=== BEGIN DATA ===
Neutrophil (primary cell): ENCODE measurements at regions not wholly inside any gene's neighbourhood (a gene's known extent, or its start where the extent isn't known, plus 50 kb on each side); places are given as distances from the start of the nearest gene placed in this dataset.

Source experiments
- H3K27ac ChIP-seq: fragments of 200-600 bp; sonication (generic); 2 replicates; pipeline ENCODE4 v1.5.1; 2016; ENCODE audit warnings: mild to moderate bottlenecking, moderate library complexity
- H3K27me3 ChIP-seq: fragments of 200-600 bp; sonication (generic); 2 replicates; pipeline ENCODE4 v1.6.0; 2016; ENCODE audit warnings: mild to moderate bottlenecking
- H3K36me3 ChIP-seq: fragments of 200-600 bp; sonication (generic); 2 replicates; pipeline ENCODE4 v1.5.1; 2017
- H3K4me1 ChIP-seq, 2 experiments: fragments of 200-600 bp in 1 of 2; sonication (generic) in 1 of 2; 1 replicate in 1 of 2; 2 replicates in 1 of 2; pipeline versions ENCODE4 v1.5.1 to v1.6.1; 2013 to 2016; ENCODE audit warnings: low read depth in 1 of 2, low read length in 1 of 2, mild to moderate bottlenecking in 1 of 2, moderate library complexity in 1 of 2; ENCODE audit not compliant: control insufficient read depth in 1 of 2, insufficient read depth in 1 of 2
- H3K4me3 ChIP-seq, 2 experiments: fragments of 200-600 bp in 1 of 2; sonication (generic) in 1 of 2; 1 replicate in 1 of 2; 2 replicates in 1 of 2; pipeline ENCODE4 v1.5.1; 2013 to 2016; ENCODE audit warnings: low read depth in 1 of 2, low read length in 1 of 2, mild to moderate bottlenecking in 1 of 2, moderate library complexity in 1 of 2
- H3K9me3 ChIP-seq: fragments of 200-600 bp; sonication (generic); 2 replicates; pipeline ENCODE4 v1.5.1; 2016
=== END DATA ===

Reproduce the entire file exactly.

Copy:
Neutrophil (primary cell): ENCODE measurements at regions not wholly inside any gene's neighbourhood (a gene's known extent, or its start where the extent isn't known, plus 50 kb on each side); places are given as distances from the start of the nearest gene placed in this dataset.

Source experiments
- H3K27ac ChIP-seq: fragments of 200-600 bp; sonication (generic); 2 replicates; pipeline ENCODE4 v1.5.1; 2016; ENCODE audit warnings: mild to moderate bottlenecking, moderate library complexity
- H3K27me3 ChIP-seq: fragments of 200-600 bp; sonication (generic); 2 replicates; pipeline ENCODE4 v1.6.0; 2016; ENCODE audit warnings: mild to moderate bottlenecking
- H3K36me3 ChIP-seq: fragments of 200-600 bp; sonication (generic); 2 replicates; pipeline ENCODE4 v1.5.1; 2017
- H3K4me1 ChIP-seq, 2 experiments: fragments of 200-600 bp in 1 of 2; sonication (generic) in 1 of 2; 1 replicate in 1 of 2; 2 replicates in 1 of 2; pipeline versions ENCODE4 v1.5.1 to v1.6.1; 2013 to 2016; ENCODE audit warnings: low read depth in 1 of 2, low read length in 1 of 2, mild to moderate bottlenecking in 1 of 2, moderate library complexity in 1 of 2; ENCODE audit not compliant: control insufficient read depth in 1 of 2, insufficient read depth in 1 of 2
- H3K4me3 ChIP-seq, 2 experiments: fragments of 200-600 bp in 1 of 2; sonication (generic) in 1 of 2; 1 replicate in 1 of 2; 2 replicates in 1 of 2; pipeline ENCODE4 v1.5.1; 2013 to 2016; ENCODE audit warnings: low read depth in 1 of 2, low read length in 1 of 2, mild to moderate bottlenecking in 1 of 2, moderate library complexity in 1 of 2
- H3K9me3 ChIP-seq: fragments of 200-600 bp; sonication (generic); 2 replicates; pipeline ENCODE4 v1.5.1; 2016